Thursday December 6, 2012 - I first saw Anna Sokolow's Lyric Suite in 2010 at a performance by the Eugene Lang College Dance Division. This evening at the 14th Street Y I had a chance to see it again, this time performed by the Sokolow Theatre/Dance Ensemble. I'm pleased to say that my first impressions of the piece were borne out at this second encounter.
The evening opened with A SHORT LECTURE AND DEMONSTRATION ON THE EVOLUTION OF RAGTIME dating from 1932. Eleanor Bunker in a shimmering white 'flapper' frock and Richard Kilfoil in a tux demonstrated the various aspect of dancing to piano rags (pianist: David Broome) as Greg Youdan, bespectacled and earnest, gave the tongue-in-cheek narration. The piece is a charmer, and I actually learned something from it.
The Jim May duet EMPTY NEST (1988) was so poetic in its concept: a couple appear as if out of the mist, walking slowly towards us. In a framework of very limited movement and almost stylized gestural language, they expressed their mutual tenderness and their vision of moving into the future together. Lauren Naslund, her lovely face a portrait of feminine emotion, and Richard Scandola with his clear-eyed handsomeness were simply perfect. This is a work that says so much by saying so little: deeply moving to experience.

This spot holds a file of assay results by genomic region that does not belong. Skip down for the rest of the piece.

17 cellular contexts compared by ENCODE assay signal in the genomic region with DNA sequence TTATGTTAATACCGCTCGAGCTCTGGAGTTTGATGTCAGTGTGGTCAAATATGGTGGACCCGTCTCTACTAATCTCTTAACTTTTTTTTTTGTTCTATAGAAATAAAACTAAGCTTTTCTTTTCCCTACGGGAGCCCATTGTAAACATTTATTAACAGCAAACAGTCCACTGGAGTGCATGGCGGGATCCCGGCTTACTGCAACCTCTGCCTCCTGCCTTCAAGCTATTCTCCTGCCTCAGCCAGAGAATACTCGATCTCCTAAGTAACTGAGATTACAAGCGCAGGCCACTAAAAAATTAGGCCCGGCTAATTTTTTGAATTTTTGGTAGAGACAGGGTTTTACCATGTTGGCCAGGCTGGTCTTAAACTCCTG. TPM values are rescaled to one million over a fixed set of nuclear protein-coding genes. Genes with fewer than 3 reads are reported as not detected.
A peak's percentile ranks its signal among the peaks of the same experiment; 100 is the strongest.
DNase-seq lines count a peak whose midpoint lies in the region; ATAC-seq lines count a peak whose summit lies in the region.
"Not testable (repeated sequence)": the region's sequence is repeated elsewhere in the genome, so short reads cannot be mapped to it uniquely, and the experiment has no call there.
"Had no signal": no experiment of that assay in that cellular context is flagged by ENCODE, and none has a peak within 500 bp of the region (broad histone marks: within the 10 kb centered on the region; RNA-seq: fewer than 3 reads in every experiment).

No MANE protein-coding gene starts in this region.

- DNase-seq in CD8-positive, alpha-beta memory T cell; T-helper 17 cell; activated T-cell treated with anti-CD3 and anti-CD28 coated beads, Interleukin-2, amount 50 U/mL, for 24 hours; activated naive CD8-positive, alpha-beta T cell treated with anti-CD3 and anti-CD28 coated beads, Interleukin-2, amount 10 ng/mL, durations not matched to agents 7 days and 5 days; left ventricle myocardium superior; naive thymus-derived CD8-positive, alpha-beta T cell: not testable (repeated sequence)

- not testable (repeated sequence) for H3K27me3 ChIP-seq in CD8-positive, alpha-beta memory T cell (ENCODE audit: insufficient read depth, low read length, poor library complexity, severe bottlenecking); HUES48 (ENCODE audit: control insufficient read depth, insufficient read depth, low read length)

Sokolow's 1953 setting of Alban Berg's LYRIC SUITE is a masterpiece of dance craft. Each of the six movements is presented as what could be a free-standing work: they seem unrelated, linked only by the music. The opening briskly athletic solo danced by Victor Gonzalez is sculptural; he seems like a young Greek god, called to move about the space by unseen voices. Francesca Todesco makes a lovely impression as a priestess-like figure in the ritualistic second solo. This gives way to the trembling, furtive expressiveness of Samantha Geracht. In the adagio, Melissa Sobel and Greg Youdan seem more domestic than romantic; they move fluently and with a sense of quiet joy as they sweep offstage. Luis Gabriel Zaragoza seems lonely and fearful in his darkish solo, hiding his eyes from the light. Finally comes the iconic quartet for four red-gowned women with its perfume redolent of both Duncan and Graham: the rites of acolytes in the service of some long-forgotten goddess.
A listing of Sokolow's creations piques the curiosity for the Ensemble's future projects. I will always look forward to their presentations. Tonight was a joy to experience.
Some of the Ensemble's dancers appear in this Facebook photo album from an Autumn 2011 rehearsal.